pretty sure it is a Baen or Del Rey imprint.

It doesn't seem to have appeared in a Baen or Del Rey collection. Does any of these covers look familiar?

Basically, mankind has reached the stars and expanded throughout the galaxy. Suddenly, an unknown race appears and begins a war of extermination against man.

The Final Battle had been lost. On a million million planets across the galaxy-studded universe, mankind had been blasted into defeat and annihilation. The Others had returned from across the edge of the observable world, just as man had always feared. They had returned and ruthlessly exterminated the race from Earth.

It had taken eons, but time twisted strangely in a civilization of light-speed ships. Holman himself, barely thirty years old subjectively, had seen both the beginning of the ultimate war and its tragic end. He had gone from school into the military. And fighting inside a ship that could span the known universe in a few decades while he slept in cryogenic suspension, he had aged only ten years during the billions of years that the universe had ticked off in its stately, objective time flow.

Finally, the galaxy is desolate, and one man remains.

Holman's mind pictured the blood-soaked planets he had seen during his brief, ageless lifetime of violence. His thoughts drifted back to his own homeworld, his own family: gone long, long centuries ago. Crumbled into dust by geological time or blasted suddenly by the overpowering Others. Either way, the remorseless flow of time had covered them over completely, obliterated them, in the space of a few of Holman's heartbeats.

All gone now. All the people he knew, all the planets he had seen through the ship's electroptical eyes, all of mankind . . . extinct.

He is in a starship with an AI and becomes injured in the battle.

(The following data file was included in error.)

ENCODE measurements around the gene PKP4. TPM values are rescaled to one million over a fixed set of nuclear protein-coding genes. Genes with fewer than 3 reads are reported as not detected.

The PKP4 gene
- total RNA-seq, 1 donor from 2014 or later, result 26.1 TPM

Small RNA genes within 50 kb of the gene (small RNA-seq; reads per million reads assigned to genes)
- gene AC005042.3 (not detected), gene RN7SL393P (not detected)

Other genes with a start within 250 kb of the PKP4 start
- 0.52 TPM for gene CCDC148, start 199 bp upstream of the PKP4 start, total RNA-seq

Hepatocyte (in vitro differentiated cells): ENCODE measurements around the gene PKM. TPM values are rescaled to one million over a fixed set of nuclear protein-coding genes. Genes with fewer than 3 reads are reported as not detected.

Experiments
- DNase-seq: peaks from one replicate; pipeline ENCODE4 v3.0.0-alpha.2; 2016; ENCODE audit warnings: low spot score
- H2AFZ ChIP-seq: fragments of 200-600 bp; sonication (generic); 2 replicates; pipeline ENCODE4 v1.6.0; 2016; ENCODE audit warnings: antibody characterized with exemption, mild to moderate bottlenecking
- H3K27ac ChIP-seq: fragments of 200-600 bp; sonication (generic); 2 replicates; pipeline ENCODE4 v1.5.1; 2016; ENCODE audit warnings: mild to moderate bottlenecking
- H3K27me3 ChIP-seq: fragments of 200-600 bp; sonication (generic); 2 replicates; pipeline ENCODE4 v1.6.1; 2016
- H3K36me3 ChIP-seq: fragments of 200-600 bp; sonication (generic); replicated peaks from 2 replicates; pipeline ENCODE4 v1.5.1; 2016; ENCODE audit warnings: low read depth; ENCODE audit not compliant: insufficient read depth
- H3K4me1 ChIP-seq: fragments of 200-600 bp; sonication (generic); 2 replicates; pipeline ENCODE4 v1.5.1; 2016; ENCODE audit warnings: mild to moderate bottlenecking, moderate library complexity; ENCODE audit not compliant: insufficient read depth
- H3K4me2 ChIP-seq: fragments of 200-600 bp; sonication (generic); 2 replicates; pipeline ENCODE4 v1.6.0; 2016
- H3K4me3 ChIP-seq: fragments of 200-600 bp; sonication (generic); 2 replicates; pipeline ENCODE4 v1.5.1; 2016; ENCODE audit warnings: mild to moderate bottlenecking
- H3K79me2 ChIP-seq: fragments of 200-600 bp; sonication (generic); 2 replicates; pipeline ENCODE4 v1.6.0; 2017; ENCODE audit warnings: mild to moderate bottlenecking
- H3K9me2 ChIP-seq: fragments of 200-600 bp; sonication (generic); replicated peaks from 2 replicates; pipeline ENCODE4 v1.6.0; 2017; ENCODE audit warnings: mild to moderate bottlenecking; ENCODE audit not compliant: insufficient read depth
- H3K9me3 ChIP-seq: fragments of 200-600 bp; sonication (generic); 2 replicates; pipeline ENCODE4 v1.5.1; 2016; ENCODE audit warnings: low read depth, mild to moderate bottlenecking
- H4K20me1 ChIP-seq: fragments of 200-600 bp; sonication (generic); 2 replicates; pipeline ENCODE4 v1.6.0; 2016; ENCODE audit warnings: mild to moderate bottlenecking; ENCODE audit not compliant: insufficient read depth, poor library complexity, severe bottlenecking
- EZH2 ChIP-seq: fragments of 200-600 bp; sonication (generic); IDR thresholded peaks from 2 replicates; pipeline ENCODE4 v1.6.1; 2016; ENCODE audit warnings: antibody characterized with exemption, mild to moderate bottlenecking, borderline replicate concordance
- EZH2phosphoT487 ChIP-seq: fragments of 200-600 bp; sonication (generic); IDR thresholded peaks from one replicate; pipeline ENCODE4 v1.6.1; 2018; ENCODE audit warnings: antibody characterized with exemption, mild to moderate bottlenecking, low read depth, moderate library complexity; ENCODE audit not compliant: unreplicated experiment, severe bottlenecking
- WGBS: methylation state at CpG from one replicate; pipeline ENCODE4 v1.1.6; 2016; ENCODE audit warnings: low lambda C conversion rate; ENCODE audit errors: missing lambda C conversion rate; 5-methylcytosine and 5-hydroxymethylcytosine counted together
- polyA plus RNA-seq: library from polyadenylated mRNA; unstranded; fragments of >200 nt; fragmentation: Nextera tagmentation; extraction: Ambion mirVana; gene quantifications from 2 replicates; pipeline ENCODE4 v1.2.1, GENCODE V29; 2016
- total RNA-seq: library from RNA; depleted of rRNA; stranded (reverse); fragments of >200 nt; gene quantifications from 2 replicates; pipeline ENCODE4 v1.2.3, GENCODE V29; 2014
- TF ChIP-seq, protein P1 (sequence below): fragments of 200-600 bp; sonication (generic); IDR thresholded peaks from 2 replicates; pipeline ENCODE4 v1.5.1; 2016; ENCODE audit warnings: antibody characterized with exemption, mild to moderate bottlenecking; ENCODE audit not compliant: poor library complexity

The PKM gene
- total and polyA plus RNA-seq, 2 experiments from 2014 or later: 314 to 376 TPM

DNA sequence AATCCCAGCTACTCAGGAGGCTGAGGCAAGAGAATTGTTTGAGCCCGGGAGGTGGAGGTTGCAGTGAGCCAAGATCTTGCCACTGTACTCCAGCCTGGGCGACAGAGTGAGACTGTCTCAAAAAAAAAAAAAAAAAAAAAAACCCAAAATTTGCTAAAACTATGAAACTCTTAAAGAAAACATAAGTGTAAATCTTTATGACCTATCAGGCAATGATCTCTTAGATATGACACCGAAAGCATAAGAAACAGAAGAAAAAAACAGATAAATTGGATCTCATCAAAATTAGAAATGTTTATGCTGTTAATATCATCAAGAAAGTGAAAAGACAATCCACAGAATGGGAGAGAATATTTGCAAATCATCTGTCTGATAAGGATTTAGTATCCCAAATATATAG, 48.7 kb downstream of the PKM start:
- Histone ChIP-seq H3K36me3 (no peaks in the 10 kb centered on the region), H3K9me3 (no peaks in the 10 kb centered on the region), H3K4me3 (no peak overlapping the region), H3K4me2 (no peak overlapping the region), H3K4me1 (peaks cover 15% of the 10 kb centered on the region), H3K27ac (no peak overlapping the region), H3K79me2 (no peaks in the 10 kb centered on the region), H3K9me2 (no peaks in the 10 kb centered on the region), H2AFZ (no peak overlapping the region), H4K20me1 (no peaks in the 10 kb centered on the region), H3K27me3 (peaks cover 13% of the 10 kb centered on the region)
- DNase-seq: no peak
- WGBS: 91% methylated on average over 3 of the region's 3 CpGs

The man has not been injured physically. His ship has been damaged:

The ship was hurt, and Holman could feel its pain. He lay fetal-like in the contoured couch, his silvery uniform spider-webbed by dozens of contact and probe wires connecting him to the ship so thoroughly that it was hard to tell where his nervous system ended and the electronic networks of the ship began.

Holman felt the throb of the ship's mighty engines as his own pulse, and the gaping wounds in the generator section, where the enemy beams had struck, were searing his flesh. Breathing was difficult, labored, even though the ship was working hard to repair itself.

The ship's AI takes over and speeds out into the unknown, followed by the last remaining member of the unknown alien race.

SELF-PROTECTION MECHANISMS INCLUDE THE CAPABILITY OF PREVENTING THE HUMAN COMPONENT OF THE SYSTEM FROM IRRATIONAL ACTIONS. A series of clicks and blinks, then: IN LIEU OF SPECIFIC COURSE INSTRUCTIONS, A RANDOM EVASION PATTERN WILL BE RUN.

[. . . .]

Holman slept as the ship raced at near-lightspeed in an erratic, meaningless course, looping across galaxies, darting through eons of time. When the computer's probings of Holman's subconscious told it that everything was safe, it instructed the cryogenics system to reawaken the man.

As all speeds are at tremendous multiples of the speed of light, the man cannot get away, but the alien cannot catch up.

Relativistic, not FTL:

He knows what is following him. Their words echoed in his brain. Are the Others following me? Have they picked up my trail? They must have. They must be right behind me.

He could feel the cold perspiration start to trickle over him.